Kidnapped Nigerian schoolgirls escape extremist captors
About 60 girls were taken 2 weeks ago; 219 kidnapped in April still being held by Boko Haram captors
More than 60 Nigerian girls and women abducted by Islamic extremists two weeks ago have managed to escape, officials said Monday.
Nigerian security forces and federal government officials had denied reports of the mass abduction from three villages in the northeast state of Borno on June 22.
- Nigeria schoolgirls: U.S. constrained in helping Nigeria find Boko Haram captives
- Boko Haram: The group behind the brazen Nigerian schoolgirl kidnappings
- Boko Haram formed amid Nigerian government corruption
- TIMELINE | Nigeria schoolgirls abduction
Chibok local government chairman Pogu Bitrus said Monday he had verified that about 60 women and girls escaped on Thursday and Friday by sending a representative who met with some of the escapees and their families at the hospital in Lassa, a town in the neighbouring Damboa local government area.
Vigilante leader Abbas Gava in Maiduguri, capital of Borno state, said Sunday that vigilantes in the area told him 63 women and girls managed to get away on Friday while their captors were engaged in a major attack on a military barracks and police headquarters in Damboa town.
Small-scale kidnappings by Boko Haram extremists had been going on for months when they drew international condemnation for the abductions of more than 200 schoolgirls from a school in Chibok town of Borno state on April 15. Some 219 of those girls still are missing.
The government and military failure to rescue them has attracted criticism at home and abroad.
Boko Haram is demanding the release of detained fighters in exchange for the girls. Nigeria's President Goodluck Jonathan reportedly has refused to consider a prisoner swap.
Amid the stalemate, Bitrus said that attacks have increased around Chibok and that Boko Haram has taken over some villages in the area and is threatening to take over others. The Kibaku Area Development Association, a local residents' association of which he is also chairman, reported that 19 villages have been attacked since the April 15 abductions, with more than 229 people killed and about 100 seriously wounded.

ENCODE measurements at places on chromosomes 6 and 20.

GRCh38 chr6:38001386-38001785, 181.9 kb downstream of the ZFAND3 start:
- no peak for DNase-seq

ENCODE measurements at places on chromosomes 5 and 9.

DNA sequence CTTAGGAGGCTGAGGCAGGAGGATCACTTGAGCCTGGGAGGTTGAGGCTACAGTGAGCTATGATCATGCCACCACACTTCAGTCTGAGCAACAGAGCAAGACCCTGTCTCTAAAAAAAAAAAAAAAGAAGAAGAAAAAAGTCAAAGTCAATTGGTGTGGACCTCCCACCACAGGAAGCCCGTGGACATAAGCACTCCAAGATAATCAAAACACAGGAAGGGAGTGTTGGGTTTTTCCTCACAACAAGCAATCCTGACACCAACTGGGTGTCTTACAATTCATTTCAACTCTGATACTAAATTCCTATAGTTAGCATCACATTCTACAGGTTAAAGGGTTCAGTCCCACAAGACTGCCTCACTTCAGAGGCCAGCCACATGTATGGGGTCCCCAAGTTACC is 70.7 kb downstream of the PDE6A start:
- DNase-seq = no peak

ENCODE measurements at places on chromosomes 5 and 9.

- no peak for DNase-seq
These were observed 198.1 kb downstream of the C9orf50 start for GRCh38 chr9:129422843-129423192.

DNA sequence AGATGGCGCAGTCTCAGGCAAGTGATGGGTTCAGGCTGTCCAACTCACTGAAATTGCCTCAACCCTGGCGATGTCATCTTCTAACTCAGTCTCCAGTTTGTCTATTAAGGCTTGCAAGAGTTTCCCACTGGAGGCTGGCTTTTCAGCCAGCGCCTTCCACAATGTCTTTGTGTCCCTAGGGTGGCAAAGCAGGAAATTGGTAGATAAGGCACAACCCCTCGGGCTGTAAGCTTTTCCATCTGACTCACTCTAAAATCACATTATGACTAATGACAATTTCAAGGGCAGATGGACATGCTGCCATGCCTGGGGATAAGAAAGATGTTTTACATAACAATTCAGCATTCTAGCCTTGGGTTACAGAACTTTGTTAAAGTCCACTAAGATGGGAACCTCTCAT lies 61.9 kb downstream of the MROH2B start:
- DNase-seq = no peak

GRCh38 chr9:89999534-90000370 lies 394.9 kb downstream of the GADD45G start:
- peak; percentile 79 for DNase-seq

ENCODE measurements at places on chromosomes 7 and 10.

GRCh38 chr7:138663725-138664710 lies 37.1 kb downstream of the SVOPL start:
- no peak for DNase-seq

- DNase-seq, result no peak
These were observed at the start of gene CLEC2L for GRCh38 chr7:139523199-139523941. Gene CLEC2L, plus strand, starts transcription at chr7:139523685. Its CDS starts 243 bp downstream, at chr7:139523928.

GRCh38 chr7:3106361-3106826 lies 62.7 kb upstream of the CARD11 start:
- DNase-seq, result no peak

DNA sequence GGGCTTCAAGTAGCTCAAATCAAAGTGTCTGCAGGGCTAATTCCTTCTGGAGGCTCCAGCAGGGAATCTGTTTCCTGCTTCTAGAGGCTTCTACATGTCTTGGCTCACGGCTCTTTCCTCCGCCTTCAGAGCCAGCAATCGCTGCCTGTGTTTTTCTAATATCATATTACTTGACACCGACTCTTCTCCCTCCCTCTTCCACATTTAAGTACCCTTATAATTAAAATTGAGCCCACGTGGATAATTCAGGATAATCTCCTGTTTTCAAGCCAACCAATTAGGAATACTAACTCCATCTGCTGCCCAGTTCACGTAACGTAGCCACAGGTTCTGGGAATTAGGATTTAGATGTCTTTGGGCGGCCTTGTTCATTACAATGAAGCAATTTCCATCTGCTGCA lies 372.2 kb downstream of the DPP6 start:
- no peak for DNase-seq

In 90 per cent of cases there had been advance warning of the attacks — as happened in the Chibok kidnappings — yet the military had taken no action, the association said in a statement Friday.
"Security and defence is mainly provided by the local vigilante (who are ill-equipped) and the police while the soldiers in Chibok sit by and watch villagers being helplessly massacred in their homes, farms and in places of worship," the association said in a statement.
The association called for help from the United Nations.
"The inability or unwillingness of the federal government to provide adequate security to Chibok (Kibaku) nation following the abduction of the girls leaves us with no option than to call on the United Nations to use its apparatus to come to our aid and protect us from the imminent annihilation as a people," the statement said.
The Associated Press had originally quoted witnesses and a local official reporting that about 90 people including about 30 boys had been kidnapped from three villages on June 22. A police officer later told The Associated Press that they had conducted an investigation at the insistence of the Borno state governor and had reported that 71 women and girls were abducted, but no males. The officer, who spoke on condition of anonymity because he is not allowed to give information to reporters, said that report never was published because of the official denial that any kidnapping had taken place.
Some officials also had questioned the mass abduction of the Chibok girls, which was confirmed last month by a presidential investigating committee.
More than 2,000 people have died so far this year in the five-year-old Islamic uprising, compared to an estimated 3,600 in the four previous years.
With files from The Associated Press